- Mentors. This is an optimistic idea, I suspect. Patent attorneys are not naturally the nurturing sort.
- Collated information about IP attorney firms, both for potential recruits and for potential clients. Forgive me, but in order to collate data don’t you need a proper database? So that one’s dead in the water until we get our whizzy new CRM system.
- More social events, such as a CIPA sports day or a CIPA University Challenge attempt. Can you imagine what patent attorneys would be like on University Challenge? They would spend most of their time construing the questions. No, that would not work at all. But a sports day…hmmm… jousting tournament, anyone?
- A fireman’s pole leading directly from the third floor to the hostelry below. Now you’re talking! We could use it to transport Council members straight from their monthly meetings to the monthly happy hours. To make sure they had all arrived safely we could do a Trumpton-style roll call at the bottom: Vee-Pee, EyePeePee, Onssek, Eggsek, Peeee!!
Monday, 29 December 2014
Student induction day #1
1 December 2014
I do love the student induction day. The new recruits are always so enthusiastic, so full of the stuffing they have not yet had knocked out of them.
But I shouldn’t talk about stuffing this close to Thanksgiving.
This year we are treating the students to our spangly new-format afternoon session. Instead of allowing them to snooze through my immensely fascinating talk on How to Write a Good Business Letter (which no-one needs to know now anyway because FYI no-one writes letters any more OMG DYNKT?), we allow them to talk amongst themselves for forty minutes about what they might want from CIPA if they cared enough to be bothered. During these forty minutes I wander around facilitating the discussions, which means handing out sweets. Then we all gather round Mr Davies and his flip chart and he writes down the students’ suggestions. Soon the flip chart looks better than our Strategic Plan.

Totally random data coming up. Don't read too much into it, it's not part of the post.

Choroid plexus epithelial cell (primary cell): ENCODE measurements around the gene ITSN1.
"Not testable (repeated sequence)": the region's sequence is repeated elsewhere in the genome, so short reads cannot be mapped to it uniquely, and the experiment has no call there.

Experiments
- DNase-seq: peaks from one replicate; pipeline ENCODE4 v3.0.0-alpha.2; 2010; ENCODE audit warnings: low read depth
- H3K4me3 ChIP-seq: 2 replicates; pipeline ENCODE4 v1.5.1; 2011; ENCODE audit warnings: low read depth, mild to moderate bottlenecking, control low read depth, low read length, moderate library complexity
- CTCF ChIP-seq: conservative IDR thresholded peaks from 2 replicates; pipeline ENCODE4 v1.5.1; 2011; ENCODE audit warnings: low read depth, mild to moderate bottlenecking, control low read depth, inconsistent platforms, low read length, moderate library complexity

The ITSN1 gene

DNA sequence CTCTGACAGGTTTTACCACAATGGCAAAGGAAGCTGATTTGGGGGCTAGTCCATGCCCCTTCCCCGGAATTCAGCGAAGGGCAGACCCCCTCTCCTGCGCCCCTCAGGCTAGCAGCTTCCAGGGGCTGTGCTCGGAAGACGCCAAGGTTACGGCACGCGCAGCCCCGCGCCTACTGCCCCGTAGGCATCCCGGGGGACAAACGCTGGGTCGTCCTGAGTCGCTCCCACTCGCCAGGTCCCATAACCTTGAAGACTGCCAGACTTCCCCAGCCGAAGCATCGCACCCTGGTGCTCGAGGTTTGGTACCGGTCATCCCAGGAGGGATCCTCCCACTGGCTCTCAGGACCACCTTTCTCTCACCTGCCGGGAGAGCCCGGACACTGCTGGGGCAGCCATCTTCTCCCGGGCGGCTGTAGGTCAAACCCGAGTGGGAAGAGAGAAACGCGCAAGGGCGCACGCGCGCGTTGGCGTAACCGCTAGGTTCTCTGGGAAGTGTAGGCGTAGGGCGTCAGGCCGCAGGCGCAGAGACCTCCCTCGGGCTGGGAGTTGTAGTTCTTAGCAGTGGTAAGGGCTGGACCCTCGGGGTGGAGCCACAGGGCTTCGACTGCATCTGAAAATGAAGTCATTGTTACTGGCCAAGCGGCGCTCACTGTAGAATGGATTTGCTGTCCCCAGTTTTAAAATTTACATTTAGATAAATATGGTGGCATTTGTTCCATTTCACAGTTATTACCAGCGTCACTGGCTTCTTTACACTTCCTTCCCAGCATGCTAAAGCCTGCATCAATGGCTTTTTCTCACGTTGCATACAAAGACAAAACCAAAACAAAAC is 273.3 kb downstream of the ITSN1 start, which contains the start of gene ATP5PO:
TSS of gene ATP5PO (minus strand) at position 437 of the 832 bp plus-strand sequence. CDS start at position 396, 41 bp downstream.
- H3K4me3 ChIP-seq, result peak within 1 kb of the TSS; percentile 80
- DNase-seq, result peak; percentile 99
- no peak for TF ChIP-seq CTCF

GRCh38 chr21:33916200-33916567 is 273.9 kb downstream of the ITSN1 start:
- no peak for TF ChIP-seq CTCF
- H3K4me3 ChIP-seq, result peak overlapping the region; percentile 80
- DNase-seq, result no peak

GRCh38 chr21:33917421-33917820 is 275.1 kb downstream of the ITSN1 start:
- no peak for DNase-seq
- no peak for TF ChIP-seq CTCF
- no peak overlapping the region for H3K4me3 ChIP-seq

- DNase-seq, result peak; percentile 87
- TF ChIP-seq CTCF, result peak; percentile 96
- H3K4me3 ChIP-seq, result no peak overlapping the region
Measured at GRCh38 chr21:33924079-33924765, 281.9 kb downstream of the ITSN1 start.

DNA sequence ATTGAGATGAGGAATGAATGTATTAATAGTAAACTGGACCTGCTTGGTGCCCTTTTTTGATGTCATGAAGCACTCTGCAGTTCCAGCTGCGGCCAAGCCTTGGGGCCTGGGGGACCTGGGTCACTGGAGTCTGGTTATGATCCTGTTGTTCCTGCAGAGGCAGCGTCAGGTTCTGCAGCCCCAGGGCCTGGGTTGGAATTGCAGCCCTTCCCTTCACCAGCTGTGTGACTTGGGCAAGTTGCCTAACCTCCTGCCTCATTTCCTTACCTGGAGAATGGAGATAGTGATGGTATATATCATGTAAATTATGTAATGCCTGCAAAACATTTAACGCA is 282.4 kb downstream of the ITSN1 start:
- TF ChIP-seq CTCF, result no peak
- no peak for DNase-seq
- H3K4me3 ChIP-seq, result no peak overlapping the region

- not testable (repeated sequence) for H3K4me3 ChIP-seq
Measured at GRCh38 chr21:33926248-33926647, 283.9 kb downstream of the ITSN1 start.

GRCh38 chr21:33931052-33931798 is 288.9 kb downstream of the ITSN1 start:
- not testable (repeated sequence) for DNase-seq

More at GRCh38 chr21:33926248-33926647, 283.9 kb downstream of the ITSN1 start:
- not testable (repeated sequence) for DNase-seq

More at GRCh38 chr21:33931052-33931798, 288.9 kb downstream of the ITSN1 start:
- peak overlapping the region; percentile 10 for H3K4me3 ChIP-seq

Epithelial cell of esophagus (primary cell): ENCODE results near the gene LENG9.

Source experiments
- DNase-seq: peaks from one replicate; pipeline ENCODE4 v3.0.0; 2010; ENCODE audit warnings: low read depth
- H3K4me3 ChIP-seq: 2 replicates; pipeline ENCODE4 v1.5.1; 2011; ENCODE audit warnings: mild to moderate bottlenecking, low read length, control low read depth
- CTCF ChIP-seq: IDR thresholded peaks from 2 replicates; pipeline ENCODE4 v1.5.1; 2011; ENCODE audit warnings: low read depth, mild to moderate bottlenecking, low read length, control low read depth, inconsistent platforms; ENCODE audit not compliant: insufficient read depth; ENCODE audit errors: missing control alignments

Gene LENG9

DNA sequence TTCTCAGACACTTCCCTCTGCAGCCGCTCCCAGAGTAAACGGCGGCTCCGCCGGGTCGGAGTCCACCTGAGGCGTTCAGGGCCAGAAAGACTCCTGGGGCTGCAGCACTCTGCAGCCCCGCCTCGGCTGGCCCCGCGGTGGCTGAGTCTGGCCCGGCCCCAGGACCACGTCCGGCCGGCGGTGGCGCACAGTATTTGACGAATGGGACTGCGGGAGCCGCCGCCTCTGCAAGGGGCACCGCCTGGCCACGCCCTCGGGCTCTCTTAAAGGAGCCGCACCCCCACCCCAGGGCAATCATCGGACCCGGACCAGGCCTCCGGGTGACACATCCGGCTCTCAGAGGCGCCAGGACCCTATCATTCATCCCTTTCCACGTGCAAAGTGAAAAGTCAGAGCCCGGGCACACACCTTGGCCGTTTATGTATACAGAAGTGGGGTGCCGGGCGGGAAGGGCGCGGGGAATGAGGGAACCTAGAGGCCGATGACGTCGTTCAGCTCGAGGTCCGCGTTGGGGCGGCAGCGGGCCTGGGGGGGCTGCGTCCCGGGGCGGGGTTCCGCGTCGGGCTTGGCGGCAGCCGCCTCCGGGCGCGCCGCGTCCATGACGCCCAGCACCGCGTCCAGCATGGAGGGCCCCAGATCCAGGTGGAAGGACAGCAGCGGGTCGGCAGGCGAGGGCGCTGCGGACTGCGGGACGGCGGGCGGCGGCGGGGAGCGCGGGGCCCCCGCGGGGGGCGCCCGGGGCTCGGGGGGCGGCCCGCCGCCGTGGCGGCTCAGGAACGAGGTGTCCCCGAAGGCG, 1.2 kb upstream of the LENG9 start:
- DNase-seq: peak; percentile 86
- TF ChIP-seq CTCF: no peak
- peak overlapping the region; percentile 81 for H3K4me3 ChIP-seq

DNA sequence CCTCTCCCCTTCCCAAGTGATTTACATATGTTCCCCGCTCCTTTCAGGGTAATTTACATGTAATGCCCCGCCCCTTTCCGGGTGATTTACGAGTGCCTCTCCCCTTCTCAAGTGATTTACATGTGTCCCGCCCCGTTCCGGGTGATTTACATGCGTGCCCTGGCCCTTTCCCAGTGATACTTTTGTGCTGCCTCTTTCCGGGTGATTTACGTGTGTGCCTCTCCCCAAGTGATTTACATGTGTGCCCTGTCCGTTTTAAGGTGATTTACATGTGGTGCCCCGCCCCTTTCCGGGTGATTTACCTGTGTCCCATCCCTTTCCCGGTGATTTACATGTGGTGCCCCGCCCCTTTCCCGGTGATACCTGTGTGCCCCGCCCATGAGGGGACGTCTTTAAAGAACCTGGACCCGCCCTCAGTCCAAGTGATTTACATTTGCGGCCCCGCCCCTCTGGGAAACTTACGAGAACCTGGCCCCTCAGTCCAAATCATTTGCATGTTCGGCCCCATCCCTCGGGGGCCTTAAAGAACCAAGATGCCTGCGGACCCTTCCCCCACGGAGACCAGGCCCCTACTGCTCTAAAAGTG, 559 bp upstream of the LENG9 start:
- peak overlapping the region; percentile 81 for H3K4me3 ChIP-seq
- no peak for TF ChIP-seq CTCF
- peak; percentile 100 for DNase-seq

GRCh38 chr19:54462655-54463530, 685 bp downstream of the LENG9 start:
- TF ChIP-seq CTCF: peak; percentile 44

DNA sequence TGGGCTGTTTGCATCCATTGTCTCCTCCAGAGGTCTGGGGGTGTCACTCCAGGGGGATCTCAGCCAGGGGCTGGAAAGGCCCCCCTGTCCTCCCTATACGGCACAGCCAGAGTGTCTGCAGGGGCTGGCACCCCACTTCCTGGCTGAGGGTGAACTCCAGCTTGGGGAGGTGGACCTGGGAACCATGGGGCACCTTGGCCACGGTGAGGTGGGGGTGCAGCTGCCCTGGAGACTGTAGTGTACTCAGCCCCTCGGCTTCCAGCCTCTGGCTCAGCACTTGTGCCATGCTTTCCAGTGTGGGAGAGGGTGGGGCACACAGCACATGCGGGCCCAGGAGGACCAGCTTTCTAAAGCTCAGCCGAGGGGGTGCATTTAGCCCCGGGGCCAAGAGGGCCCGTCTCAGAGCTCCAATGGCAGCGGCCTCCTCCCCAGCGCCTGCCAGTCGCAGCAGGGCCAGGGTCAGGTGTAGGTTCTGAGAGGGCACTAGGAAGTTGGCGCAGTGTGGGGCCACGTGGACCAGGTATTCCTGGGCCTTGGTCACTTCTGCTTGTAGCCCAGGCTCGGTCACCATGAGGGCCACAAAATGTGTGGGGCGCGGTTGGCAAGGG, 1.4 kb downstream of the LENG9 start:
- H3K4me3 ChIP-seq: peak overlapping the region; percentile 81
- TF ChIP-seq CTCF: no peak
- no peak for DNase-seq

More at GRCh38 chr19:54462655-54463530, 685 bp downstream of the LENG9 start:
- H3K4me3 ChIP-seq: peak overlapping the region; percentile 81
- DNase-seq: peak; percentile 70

So this is what the students want from CIPA:
To round off the afternoon, we interview Mr Heap from IPReg. Mr Davies pretends to be Michael Parkinson and asks Mr Heap some deep and meaningful questions like What is regulation? and Why? We have given Mr Davies a script to work from, but it bothers him not one jot.
While all this is going on, there are also some exciting events unfolding, which require the Officers to drop everything and make momentous decisions and stuff. I have great fun going into the room where the students are milling, and then excusing myself to go through the firmly closed Door of Importance (which is the door to Mr Davies’s room), and back out to the students, and back in through the Door of Importance again, just so they are in no doubt about my exalted status. I am not actually doing anything to help behind the Door of Importance, other than to tell the Officers that the students are still there. But people seem to cope without me on both sides so I figure my skills are probably best put to use opening and shutting the Door of Importance in order to impart a sense of gravitas to the proceedings. We need more gravitas.